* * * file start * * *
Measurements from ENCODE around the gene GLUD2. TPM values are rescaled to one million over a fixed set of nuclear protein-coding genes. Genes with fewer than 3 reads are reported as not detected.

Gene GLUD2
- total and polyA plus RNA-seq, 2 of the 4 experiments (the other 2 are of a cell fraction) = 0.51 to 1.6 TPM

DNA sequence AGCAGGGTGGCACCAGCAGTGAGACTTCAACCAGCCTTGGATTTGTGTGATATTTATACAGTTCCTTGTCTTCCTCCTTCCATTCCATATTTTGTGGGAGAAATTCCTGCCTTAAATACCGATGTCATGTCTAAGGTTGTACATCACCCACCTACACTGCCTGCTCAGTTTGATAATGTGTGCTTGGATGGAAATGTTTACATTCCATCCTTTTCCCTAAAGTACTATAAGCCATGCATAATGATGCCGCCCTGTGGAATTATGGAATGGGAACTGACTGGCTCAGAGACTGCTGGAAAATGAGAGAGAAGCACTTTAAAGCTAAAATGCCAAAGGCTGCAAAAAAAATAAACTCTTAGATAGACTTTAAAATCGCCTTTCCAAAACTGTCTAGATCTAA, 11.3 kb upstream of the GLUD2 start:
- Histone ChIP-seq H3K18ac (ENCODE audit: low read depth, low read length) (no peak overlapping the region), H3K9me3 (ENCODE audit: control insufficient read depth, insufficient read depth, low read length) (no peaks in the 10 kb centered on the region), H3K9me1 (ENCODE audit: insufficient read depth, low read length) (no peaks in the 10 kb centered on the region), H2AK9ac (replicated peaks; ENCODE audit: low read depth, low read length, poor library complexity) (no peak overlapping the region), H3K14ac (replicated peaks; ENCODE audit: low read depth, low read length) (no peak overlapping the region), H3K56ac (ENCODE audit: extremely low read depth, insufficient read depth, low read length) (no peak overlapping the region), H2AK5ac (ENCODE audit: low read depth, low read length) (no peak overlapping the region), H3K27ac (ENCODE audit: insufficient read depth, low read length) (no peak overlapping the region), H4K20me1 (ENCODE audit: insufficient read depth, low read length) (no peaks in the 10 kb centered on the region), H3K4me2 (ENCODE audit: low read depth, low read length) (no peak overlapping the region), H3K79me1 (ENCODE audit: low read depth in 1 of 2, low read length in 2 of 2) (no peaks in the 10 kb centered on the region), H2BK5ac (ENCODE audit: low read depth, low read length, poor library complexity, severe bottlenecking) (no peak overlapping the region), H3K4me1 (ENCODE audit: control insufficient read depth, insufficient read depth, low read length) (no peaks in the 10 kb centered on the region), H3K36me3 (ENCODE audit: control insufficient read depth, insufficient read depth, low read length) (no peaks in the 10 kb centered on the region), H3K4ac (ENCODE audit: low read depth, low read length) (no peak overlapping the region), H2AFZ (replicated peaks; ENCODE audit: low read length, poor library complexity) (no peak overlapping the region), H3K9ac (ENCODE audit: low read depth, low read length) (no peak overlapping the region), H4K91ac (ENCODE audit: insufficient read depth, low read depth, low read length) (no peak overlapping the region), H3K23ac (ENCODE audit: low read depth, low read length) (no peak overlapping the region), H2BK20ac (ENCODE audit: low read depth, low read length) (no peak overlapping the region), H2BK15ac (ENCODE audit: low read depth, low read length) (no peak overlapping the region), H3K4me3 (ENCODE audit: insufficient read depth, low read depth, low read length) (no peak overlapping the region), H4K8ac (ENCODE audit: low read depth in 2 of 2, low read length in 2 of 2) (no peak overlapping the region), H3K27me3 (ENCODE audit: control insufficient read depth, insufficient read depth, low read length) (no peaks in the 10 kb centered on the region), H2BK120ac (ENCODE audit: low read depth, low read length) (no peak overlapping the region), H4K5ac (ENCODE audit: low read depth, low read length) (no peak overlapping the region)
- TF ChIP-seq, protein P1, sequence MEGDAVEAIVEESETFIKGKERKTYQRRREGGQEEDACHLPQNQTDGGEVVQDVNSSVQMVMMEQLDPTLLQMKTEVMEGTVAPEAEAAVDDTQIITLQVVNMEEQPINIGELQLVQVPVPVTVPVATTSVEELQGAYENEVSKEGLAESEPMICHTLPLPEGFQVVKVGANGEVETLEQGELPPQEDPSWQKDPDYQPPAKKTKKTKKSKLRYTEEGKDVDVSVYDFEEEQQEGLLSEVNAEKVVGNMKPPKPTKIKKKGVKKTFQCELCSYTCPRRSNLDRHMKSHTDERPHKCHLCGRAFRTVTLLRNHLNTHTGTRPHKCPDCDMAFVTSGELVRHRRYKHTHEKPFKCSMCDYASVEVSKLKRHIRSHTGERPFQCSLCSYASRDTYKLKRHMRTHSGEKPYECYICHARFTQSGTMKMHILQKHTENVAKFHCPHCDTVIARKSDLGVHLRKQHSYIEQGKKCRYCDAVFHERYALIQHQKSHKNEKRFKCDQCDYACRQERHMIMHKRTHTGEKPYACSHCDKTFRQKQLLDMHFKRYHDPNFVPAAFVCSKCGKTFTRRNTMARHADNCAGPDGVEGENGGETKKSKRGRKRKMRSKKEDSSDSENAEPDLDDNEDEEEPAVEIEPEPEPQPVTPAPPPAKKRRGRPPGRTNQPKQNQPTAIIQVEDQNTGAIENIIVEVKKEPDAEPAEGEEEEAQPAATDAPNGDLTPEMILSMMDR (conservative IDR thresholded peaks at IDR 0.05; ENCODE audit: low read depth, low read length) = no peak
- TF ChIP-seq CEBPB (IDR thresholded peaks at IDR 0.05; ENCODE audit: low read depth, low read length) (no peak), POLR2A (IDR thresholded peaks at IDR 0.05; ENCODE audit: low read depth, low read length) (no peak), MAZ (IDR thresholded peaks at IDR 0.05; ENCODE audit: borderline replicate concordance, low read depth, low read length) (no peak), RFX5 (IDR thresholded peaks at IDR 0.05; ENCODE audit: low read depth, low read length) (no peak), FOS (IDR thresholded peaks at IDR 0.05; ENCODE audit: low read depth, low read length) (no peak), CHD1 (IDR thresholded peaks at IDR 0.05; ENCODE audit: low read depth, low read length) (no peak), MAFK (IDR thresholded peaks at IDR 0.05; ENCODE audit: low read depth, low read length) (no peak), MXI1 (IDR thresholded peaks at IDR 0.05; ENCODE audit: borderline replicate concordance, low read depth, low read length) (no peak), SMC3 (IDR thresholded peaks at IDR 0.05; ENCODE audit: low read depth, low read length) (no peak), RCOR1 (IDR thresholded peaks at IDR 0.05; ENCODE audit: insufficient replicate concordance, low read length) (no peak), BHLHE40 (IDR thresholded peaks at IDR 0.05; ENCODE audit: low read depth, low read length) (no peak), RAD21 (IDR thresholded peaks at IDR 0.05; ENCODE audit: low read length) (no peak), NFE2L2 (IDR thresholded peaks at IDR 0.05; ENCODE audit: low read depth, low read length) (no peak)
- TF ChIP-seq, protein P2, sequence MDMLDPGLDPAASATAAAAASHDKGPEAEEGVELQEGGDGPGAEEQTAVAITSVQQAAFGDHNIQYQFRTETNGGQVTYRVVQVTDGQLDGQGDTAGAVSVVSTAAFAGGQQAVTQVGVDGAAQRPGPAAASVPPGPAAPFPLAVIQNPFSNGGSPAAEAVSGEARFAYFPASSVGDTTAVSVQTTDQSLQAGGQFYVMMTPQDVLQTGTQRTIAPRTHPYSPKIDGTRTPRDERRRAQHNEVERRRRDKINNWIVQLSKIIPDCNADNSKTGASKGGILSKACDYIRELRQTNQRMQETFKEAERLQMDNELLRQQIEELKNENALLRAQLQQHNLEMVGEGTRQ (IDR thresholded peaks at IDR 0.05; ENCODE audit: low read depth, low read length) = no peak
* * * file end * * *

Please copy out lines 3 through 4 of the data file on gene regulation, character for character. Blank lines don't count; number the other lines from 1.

- total and polyA plus RNA-seq, 2 of the 4 experiments (the other 2 are of a cell fraction) = 0.51 to 1.6 TPM

DNA sequence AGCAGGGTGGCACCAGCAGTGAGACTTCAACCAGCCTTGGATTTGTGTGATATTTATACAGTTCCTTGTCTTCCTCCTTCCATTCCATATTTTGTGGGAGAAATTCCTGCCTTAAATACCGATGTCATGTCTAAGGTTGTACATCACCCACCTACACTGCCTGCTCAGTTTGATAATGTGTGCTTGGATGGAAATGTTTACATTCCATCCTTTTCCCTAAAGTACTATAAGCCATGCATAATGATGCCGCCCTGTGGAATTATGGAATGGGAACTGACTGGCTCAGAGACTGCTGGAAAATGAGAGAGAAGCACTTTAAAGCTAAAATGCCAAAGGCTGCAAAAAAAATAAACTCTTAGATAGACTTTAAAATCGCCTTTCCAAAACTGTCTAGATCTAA, 11.3 kb upstream of the GLUD2 start: